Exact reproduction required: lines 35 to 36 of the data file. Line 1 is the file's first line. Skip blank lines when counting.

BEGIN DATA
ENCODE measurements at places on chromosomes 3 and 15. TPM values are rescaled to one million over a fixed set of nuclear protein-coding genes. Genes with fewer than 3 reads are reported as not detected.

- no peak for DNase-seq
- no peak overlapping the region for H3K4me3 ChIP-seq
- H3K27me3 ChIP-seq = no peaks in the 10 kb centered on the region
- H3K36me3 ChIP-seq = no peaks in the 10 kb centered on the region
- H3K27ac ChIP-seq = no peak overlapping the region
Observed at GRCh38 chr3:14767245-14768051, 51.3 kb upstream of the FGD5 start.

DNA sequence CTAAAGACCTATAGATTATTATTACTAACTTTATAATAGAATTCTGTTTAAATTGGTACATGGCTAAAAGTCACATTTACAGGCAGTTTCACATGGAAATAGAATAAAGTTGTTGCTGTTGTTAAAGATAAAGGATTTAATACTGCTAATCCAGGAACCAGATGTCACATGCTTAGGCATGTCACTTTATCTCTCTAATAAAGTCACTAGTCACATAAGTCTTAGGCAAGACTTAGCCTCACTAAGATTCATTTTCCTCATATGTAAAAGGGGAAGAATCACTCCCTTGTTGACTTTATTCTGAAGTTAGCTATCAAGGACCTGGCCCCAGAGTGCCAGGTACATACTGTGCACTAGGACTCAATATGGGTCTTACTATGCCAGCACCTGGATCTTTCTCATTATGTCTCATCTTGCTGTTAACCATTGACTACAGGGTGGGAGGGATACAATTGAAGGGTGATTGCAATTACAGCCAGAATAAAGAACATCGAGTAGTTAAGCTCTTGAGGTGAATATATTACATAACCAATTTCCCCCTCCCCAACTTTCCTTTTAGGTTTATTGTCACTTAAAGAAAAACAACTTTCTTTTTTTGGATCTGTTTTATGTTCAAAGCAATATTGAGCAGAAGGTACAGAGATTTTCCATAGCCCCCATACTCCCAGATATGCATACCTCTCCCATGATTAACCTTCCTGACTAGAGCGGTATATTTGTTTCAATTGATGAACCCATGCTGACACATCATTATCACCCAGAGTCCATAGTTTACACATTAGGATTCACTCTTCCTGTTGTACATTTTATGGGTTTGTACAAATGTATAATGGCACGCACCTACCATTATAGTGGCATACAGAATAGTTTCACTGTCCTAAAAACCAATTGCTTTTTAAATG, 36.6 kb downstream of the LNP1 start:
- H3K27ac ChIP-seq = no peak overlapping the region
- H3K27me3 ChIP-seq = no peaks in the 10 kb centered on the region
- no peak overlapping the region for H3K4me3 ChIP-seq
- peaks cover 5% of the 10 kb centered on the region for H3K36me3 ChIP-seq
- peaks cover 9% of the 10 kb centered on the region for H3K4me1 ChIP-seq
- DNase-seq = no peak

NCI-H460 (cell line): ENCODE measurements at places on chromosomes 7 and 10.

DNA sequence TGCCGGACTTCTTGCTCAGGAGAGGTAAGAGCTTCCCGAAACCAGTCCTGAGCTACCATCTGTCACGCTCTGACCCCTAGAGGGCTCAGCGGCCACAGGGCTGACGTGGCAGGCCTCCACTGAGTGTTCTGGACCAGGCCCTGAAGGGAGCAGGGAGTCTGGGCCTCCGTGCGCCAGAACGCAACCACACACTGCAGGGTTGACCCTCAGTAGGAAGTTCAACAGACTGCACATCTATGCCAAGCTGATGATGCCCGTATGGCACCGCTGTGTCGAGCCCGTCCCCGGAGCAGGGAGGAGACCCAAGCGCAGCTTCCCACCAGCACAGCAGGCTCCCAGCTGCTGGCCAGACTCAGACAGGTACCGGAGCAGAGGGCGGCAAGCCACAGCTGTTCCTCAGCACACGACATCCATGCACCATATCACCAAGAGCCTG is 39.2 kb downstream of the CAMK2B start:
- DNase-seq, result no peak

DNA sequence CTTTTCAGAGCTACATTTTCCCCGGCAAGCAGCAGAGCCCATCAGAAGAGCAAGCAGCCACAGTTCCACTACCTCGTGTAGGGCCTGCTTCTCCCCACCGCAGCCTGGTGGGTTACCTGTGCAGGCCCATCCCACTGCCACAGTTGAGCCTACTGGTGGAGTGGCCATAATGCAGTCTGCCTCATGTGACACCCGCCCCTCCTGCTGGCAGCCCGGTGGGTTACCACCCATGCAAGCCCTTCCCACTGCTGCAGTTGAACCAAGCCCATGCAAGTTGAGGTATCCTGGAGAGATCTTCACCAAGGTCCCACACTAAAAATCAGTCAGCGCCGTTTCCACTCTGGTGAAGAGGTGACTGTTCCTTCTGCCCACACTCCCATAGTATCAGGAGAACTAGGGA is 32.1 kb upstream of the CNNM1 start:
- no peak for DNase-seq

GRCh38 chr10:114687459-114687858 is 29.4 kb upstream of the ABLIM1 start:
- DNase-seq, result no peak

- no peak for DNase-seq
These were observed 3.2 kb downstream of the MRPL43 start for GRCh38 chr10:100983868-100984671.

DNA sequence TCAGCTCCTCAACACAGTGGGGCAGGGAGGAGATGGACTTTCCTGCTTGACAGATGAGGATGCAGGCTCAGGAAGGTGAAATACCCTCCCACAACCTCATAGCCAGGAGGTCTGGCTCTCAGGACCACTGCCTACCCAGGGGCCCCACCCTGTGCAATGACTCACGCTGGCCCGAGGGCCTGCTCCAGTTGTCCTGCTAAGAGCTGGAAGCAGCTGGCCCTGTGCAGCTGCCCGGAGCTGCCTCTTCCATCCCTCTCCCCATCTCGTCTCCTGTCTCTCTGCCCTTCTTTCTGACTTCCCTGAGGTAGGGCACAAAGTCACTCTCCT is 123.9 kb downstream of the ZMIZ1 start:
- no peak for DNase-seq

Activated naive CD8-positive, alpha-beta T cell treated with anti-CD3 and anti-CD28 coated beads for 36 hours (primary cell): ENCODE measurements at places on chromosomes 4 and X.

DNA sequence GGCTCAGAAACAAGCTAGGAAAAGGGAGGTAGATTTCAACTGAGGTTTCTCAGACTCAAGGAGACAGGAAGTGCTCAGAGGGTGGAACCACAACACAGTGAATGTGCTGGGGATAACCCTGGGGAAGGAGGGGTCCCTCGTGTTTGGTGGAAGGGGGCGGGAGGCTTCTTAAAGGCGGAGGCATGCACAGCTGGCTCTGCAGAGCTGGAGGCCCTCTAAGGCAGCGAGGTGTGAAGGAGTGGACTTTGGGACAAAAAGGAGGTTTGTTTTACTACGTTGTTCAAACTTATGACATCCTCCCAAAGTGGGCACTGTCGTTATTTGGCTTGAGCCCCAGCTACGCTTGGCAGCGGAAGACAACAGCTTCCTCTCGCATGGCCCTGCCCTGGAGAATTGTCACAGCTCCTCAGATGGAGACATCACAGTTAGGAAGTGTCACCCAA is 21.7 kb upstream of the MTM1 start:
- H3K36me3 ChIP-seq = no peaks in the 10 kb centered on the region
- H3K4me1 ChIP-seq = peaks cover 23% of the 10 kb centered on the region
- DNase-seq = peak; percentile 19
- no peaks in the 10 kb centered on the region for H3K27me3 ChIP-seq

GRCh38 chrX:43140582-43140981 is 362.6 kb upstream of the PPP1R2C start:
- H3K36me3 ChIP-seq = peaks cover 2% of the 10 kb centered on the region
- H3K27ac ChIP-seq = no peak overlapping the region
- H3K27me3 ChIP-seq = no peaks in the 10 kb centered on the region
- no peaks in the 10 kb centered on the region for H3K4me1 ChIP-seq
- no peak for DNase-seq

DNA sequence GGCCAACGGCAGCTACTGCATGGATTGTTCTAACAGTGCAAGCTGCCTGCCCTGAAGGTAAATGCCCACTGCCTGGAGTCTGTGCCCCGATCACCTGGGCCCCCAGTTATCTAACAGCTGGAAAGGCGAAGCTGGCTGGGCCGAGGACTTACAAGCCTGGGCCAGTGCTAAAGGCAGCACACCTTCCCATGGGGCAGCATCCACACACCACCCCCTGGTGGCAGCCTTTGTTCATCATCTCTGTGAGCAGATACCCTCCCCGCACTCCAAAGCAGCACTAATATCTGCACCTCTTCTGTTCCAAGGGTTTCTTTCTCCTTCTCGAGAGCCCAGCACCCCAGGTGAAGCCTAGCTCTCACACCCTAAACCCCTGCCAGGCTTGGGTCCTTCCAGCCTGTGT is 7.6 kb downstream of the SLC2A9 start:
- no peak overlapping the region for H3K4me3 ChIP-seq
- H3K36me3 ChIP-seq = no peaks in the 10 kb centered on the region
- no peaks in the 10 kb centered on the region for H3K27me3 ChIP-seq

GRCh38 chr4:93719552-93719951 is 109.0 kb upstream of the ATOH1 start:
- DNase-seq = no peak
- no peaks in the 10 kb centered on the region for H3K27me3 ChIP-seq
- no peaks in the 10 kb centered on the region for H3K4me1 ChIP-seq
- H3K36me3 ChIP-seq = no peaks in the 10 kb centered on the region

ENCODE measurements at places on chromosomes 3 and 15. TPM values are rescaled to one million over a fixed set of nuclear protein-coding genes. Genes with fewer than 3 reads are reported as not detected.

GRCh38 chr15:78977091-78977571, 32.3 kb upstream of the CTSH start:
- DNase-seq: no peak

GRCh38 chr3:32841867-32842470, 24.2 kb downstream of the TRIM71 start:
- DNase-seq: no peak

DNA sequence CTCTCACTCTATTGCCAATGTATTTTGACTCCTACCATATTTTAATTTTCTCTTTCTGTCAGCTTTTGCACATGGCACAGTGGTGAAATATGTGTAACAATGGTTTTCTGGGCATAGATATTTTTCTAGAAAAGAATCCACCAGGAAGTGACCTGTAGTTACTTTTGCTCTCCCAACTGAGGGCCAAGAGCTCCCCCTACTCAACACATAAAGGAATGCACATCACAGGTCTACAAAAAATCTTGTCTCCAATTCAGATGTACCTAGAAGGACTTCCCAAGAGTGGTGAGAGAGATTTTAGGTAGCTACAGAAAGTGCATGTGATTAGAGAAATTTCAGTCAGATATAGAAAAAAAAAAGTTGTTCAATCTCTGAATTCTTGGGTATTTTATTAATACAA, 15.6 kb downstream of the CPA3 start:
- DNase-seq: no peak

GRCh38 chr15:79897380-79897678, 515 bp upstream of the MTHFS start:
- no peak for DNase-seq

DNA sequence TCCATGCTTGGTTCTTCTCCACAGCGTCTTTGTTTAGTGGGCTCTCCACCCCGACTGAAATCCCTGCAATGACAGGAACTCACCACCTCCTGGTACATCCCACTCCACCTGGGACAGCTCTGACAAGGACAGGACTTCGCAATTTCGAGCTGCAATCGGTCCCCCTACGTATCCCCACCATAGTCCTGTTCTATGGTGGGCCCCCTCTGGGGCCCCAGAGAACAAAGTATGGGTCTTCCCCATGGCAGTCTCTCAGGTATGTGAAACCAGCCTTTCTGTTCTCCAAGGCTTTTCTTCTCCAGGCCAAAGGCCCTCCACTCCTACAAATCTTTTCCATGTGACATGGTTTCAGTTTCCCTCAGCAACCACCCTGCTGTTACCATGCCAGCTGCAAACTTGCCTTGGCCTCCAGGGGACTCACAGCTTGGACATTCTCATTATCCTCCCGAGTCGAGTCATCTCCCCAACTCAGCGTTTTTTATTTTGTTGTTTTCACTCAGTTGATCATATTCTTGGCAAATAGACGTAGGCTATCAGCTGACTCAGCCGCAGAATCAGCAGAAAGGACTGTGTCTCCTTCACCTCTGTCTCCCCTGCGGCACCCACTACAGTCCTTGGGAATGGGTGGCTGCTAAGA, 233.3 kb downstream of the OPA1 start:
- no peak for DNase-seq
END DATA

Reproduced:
- H3K27me3 ChIP-seq = no peaks in the 10 kb centered on the region
- no peaks in the 10 kb centered on the region for H3K4me1 ChIP-seq